Jon Rahm’s much-anticipated jump to LIV Golf came “quicker” than the Spaniard expected, and he said Thursday that the decision was “best for me and my family.”
Rahm spoke to a select group of reporters via conference call from New York City on Thursday, about an hour before LIV Golf officially announced the reigning Masters champion as the league’s newest star.
Although he declined to give specifics on his deal with the league, which is funded by Saudi Arabia’s Public Investment Fund, he said money was “one of the reasons” he joined and explained that his decision to leave the Tour was essentially made “today.” Reports have estimated the deal more than $300 million.
“I’m very comfortable with my decision,” Rahm said. “I’m no stranger to hearing some negative things on social media or in media. It’s part of what it is, we’re public figures but you just learn to deal with it right? This certainly won’t define who I am or change who I am.”
The world’s third-ranked player also confirmed that he will be a captain of a new team, bringing the league’s total to 13 teams and 52 players. He wouldn’t comment on who will be on his team. “You’ll have to wait and see,” he said. Rahm will compete in the first event of the 2024 season, Feb. 2-4, at LIV Golf Mayakoba in Mexico.
Rahm said the Ryder Cup, which is not open to players who joined LIV under current DP World Tour regulations, was the biggest hurdle he weighed before joining the rival league. He also said he hasn’t had a chance to speak with Luke Donald, this year’s and the 2025 European Ryder Cup captain, about his decision.
Rahm went 2-0-2 for Europe earlier this year in Rome and although he’d declared his “fealty” to the Tour in early 2022, he lobbied for LIV players, most notably Sergio Garcia, to be included in this year’s matches.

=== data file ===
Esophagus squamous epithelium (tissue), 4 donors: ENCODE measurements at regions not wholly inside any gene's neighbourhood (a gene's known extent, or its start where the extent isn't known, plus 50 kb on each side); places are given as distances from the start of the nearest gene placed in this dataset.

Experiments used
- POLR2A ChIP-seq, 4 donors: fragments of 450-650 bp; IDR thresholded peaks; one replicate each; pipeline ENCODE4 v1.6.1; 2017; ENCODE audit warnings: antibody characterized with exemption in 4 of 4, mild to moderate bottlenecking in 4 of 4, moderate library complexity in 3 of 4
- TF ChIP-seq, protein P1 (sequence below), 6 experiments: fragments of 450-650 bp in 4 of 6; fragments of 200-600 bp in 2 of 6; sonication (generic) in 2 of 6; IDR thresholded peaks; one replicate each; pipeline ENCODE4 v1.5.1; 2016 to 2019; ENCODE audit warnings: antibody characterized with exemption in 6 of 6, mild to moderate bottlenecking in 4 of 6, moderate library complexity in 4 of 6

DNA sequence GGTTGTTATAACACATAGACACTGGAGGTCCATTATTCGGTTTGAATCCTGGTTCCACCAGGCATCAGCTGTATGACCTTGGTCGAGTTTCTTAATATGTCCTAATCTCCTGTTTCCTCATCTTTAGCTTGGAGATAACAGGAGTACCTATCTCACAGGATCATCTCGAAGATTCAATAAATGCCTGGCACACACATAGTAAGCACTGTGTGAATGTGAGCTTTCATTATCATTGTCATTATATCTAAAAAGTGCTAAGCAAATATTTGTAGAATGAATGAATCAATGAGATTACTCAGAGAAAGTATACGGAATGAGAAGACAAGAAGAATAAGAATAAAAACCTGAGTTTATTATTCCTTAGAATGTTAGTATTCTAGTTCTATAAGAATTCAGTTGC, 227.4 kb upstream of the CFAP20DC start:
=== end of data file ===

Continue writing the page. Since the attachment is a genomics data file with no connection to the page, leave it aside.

Rahm also said he hadn’t spoken to Phil Mickelson about his decision. Mickelson was among the first to join LIV and both players are represented by the same management firm.
Speculation that Rahm was poised to join LIV Golf had built in recent days, leading many to see the move as a leverage play by PIF in its ongoing negotiations with the Tour. Signing a high-profile player like Rahm, as well as the possibility of three other players for his team, would send a clear message to the Tour that PIF and LIV Golf were not going away.
“LIV Golf is here to stay,” LIV Golf’s COO Lawrence Burian said in a statement. “The addition of Jon reemphasizes that our league is not slowing down. We are continuing to invest and build aggressively for LIV’s long-term and exciting future.”
Rahm said his decision to join LIV was “separate from those negotiations” and his job was “to play golf.”
“I just hope whatever is happening behind those closed doors [the Tour and PIF negotiations] is best for all of us,” Rahm said.
On Monday, the Tour announced Rahm as one of five candidates for this year’s Player of the Year Award. He had four victories this season, including the Masters. The four other candidates are Scottie Scheffler, Wyndham Clark, Viktor Hovland and Rory McIlroy.